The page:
considered. So, in Figure 1, suppose the link R1->R3 does not have
   enough bandwidth, then R3 will not be on the multicast tree for area so it will not get the packets. Now when R5 and R6 calculate
   trees for area, they should root the trees only at R2 and R4.

   For this reason, after R2 and R4 finishes calculation for area, they should notify routers in area how to root the
   tree via Deterministic ABR-Advertisements (DABRA).

   [Figure not in Text Version at this time.]

   FIGURE 5. DABRA with its Opaque LSA header

   Each ABR on the QoS tree for the "source area" of a flow originates a
   DABRA, listing all the ABRs on the tree, and floods it throughout all
   "downstream areas". If the source of the flow is in one of the
   router's directly attached areas, then the area is the "source area"
   and all other areas are "downstream" areas; otherwise (the source is
   in an area not directly attached to the router), the backbone area is
   the "source area" and all non- backbone areas are "downstream areas".

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4.1.3  Inter-AS Multicast QOSPF

   Similar to the inter-area case, there should be a notification about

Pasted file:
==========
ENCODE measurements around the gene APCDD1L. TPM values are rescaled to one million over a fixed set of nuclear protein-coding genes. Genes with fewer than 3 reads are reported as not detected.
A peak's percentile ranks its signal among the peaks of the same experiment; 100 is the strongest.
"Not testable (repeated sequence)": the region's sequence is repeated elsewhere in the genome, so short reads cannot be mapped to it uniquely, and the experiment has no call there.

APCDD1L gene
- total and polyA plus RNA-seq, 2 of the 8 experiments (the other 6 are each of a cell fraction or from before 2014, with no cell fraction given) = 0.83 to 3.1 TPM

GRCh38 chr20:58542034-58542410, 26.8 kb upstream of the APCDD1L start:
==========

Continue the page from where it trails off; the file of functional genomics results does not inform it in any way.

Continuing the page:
how to root the tree. The details are not explored in this document.

4.1.4  Detailed Multicast QOSPF Dijkstra Calculation

   The following is a modification to section 12.2 in the Multicast
   Extensions to OSPF, RFC 1584.

   1. Initialize the algorithm's data structures.

   Same as RFC 1584.

   2. Initialize the candidate list.

   If the source is in another OSPF area, the candidate list is initialized
   with the set of area border routers that are both in the DABRA (assuming
   that a DABRA has been received at this point) and in the calculating
   area. Otherwise, candidate list is initialized as discussed in RFC 1584.

   3. If the candidate list is empty, the algorithm terminates.

   Same as RFC 1584.

   4. Move the closest candidate vertex to the shortest-path tree.

   Same as RFC 1584.

   5. Examine Vertex V's neighbors for possible inclusion in the candidate list.

   If the vertex V just moved from the candidate list to the SPF tree is a
   router vertex then lookup the router's Resource-LSA (the Resource-LSA is
   used rather than the Router LSA to determine the router's neighbors). If
   it is not found then go to step 4. Also lookup the router's Resource
   Reservation Advertisement for the flow. This may or may not be found.